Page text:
As usual this post begins in a bookstore, where I came upon Sally Mann’s beautiful and instantly classic book, Immediate Family. This book and I have crossed paths a number of times before, but up until now while looking at it I’d never thought of Caddy from Faulkner’s The Sound and the Fury. Now I can’t seem to separate them. If you know that Faulkner once wrote, to paraphrase, that the entire story of The Sound and the Fury arose from imagining the sight of a girl in dirty underwear climbing a tree, then the parallel may make sense to you too. That Mann and Faulkner’s works are both so intrinsically tied to the South and the gothicism of the South is also an obvious similarity.

Anyway, if you’ve not taken up either of these books, I suggest to.

photo: from Immediate Family (1990), © Sally Mann.

photo: from Immediate Family (1990), © Sally Mann.

On a separate note, it’s well known too that the title of The Sound and the Fury came from the Old Bards, Macbeth. I’ve always adored the passage, which is a soliloquy of Macbeth’s (and also a friendly reminder to read more Shakespeare):

text: Macbeth, Act V, Scene V. By William Shakespeare.

This is an update to this recent post. It’s possible you’ve already seen these as I also put them up on my portfolio page. Right now I’m waiting for the final edit from the creative director, but during this wait I’ll begin working casually on a few of the images that interested me immediately. I’ll play with different options for final prints, let them sit, digest, rework them, repeat. So by the time I do get the final edit I have a clear direction as to how I plan on interpreting the negative and can get it out to them quickly.

photo: Covet Spring ’08, ©Graeme Mitchell, 2007.

photo: Covet Spring ’08, ©Graeme Mitchell, 2007.

My new portfolio site has just been turned on, launched, gone hot, whatever the kids are saying today.

Take a gander at

A few things I wish to note:

First, once again, the one-man-web-think-tank, Benjamin Diggles takes all the credit for putting this together, design and code. See his portfolio here, his music here, his blog here, and the company he works for here – (I’m always in awe at how many projects Benjamin is working on at any given moment). Benjamin and I have known each other since we were 9, and as far as I’m concerned we’re brothers, so I’m proud that he’s the one working on this, means a lot to me.

Second, I want to thank all the photo editors, art buyers, agents, and so on and so forth that took the time to give constructive criticism regarding my previous site. I’m not a web head, nor even know that much about it, so the opinions from those people who look at pics online all day was and is invaluable. I think it’s great when people in those positions take the time to offer unprompted ideas to improve something like presentation.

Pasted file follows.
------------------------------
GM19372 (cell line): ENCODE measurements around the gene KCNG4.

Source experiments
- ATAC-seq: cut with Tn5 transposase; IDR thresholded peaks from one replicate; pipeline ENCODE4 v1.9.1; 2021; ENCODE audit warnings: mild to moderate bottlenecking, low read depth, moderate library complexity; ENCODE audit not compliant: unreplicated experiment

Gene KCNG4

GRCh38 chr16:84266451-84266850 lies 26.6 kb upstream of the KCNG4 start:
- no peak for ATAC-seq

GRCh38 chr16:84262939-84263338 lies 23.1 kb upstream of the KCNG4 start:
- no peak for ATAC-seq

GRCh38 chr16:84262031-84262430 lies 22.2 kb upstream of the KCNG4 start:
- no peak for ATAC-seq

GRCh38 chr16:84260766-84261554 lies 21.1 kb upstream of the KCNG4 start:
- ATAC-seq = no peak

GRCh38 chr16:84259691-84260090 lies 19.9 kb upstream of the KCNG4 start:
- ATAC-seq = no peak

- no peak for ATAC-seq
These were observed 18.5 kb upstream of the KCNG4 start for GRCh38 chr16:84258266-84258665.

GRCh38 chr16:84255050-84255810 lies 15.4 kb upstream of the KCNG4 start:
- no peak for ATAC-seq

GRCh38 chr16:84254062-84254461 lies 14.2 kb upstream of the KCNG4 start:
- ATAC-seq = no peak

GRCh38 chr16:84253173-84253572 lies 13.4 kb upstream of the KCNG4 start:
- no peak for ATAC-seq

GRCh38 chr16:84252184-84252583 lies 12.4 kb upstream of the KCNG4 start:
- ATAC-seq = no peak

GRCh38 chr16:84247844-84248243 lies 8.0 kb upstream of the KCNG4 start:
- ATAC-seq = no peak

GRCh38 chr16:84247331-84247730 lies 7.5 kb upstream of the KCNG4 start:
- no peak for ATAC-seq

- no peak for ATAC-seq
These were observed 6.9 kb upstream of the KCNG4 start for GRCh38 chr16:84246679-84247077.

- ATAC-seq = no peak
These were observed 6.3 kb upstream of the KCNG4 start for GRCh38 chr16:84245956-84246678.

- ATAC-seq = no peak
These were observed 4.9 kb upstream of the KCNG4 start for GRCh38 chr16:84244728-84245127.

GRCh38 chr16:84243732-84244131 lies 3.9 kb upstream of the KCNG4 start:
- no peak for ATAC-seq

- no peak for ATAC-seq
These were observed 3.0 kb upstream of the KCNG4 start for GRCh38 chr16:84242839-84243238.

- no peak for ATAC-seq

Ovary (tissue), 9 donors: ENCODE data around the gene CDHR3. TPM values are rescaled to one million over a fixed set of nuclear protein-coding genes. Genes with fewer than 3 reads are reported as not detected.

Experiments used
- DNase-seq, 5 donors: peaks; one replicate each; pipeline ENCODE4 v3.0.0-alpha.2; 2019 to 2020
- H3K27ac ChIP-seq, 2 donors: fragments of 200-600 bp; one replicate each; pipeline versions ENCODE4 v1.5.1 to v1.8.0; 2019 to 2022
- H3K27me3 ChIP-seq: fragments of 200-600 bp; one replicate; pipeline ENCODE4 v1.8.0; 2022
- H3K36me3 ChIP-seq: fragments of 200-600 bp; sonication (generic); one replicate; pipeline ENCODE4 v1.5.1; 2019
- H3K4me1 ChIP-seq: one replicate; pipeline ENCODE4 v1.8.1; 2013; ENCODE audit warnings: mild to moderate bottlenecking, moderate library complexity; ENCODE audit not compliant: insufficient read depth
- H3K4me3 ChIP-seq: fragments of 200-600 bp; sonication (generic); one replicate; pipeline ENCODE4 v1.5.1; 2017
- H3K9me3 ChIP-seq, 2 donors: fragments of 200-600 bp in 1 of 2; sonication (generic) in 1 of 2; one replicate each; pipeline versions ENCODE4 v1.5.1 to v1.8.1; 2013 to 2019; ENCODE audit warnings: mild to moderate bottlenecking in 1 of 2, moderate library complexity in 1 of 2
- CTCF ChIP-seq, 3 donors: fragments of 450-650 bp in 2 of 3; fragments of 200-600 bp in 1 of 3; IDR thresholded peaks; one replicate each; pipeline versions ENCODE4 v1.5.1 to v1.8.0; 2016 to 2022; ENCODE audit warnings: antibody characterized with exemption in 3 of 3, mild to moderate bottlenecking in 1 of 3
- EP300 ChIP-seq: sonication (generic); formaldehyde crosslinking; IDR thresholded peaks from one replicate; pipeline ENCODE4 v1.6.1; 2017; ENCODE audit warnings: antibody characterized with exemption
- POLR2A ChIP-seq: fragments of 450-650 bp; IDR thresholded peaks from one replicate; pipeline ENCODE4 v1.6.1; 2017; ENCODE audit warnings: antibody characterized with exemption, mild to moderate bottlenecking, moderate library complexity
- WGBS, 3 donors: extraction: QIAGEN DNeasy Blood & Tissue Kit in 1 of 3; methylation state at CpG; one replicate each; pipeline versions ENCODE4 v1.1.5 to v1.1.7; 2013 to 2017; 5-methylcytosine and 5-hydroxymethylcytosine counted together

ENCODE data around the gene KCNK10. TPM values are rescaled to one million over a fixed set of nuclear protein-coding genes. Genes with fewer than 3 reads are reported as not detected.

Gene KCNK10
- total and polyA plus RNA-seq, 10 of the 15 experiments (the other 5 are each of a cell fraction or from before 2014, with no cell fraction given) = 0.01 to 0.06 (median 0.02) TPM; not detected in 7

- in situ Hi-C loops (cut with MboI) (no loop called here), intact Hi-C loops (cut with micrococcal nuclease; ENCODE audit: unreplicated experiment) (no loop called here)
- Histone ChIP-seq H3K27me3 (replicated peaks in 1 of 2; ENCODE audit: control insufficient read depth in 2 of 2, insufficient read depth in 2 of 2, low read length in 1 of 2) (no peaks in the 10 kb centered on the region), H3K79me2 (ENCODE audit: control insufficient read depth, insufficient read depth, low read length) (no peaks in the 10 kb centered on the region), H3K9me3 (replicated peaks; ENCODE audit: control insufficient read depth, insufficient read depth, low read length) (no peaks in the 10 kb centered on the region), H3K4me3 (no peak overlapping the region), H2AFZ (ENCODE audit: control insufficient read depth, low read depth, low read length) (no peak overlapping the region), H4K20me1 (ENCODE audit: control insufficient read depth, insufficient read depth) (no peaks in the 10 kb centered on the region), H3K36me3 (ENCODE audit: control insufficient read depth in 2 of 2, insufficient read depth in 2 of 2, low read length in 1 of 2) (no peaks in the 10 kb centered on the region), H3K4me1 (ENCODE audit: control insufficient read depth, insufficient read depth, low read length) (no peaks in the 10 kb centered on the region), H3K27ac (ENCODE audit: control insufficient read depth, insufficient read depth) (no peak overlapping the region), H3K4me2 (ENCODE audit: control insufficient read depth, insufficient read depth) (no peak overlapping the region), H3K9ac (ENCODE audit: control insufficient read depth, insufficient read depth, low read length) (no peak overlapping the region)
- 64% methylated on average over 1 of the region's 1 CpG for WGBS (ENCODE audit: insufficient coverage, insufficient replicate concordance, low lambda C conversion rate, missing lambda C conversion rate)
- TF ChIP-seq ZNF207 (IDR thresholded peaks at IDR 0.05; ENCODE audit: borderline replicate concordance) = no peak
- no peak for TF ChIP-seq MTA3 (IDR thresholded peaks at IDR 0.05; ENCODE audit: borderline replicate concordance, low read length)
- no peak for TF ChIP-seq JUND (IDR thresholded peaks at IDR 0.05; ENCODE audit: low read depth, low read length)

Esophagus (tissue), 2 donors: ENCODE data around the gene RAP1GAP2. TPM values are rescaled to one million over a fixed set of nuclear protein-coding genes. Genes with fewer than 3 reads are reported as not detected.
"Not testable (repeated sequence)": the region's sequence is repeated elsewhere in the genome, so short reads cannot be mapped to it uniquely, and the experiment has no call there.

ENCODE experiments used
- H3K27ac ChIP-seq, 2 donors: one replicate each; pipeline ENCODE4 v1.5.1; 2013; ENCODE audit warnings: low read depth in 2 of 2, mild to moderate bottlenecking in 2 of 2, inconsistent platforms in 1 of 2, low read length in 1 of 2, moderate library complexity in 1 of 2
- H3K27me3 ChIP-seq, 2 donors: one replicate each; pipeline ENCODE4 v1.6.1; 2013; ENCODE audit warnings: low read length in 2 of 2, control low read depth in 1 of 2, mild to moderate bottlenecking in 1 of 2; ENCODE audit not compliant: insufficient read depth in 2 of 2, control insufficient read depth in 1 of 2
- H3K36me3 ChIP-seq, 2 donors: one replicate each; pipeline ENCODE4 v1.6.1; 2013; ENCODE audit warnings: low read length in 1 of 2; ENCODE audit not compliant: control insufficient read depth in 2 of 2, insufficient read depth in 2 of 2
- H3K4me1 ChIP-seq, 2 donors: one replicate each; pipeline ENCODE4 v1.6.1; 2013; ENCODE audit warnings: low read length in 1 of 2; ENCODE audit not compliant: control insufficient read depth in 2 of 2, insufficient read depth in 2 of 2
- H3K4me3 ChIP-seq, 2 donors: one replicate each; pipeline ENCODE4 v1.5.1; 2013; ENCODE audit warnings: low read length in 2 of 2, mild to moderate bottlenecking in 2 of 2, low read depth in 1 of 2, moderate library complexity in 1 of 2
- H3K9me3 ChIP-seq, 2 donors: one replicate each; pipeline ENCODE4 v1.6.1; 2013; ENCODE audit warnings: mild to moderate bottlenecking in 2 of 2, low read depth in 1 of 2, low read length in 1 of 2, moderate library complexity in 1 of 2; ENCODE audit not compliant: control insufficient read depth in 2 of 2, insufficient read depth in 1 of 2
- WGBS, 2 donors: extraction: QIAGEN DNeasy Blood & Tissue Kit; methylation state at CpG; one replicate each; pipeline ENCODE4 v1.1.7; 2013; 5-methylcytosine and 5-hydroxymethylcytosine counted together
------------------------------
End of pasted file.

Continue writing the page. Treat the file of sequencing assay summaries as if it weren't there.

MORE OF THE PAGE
Last, as I’ve told Benjamin 85 times, I’m really excited about this site. For what it’s worth coming from someone who isn’t web oriented, I think it’s perfect for my work.


Late late last night I was looking through MOMA’s collection of photography. My initial interest was looking at work by unknown photographers, unattributed work, since through the day I’d had this line of thought in regards to identity, reflection of self, authorship, etc, that I was unable to order or find completion in, and viewing work w/o authors seemed like it may prompt uniformity in the line of thought, if you could call it a line. Though a reasonable hope, it ended up being false hope. But I kept clicking through the collection.

And as I ran later and later into the collection I noticed a photographer’s name over and over, Lee Friedlander. I know the name Friedlander, know he’s still alive, know he shoots documentry work of sorts, but even knowing these things I’d never actually looked at or thought about his work. So I did. And I came away thinking that he uses the camera in an entirely imaginative and creative manner that isn’t, how should I say, contrived, or maybe that there appears to be a lack of self-consciousness in his images is a more appropriate phrasing. Instead, his pictures, especially his later works, seem wholly visceral (and b/c of this somehow unmitigated, as you can understand). And to me work that is visceral is most often brave, and brave work is what any artist should strive for.

First, his series of TVs on in empty rooms. I love these. I wish I’d taken these. But I’m acutely aware that any picture of a TV in an empty room will always be in the footsteps of Friedlander.

photo: Galex, Virginia. 1962. © Lee Friedlander, 2007.

Then there are his pictures that his own shadow plays an integral part in. I love these. I wish I’d taken these. But I’m acutely aware that any picture that the photographer’s shadow plays an integral part in will always be in the footsteps of Friedlander.

photo: New York City. 1966. © Lee Friedlander, 2007.

Then, similarly, there are his images with his reflection. I love these. I wish I’d taken these. But I’m acutely aware that any picture with the photographer’s reflection in a window will always be in the footsteps of Friedlander.

photo: Denver, Colorado. 1998. © Lee Friedlander, 2007.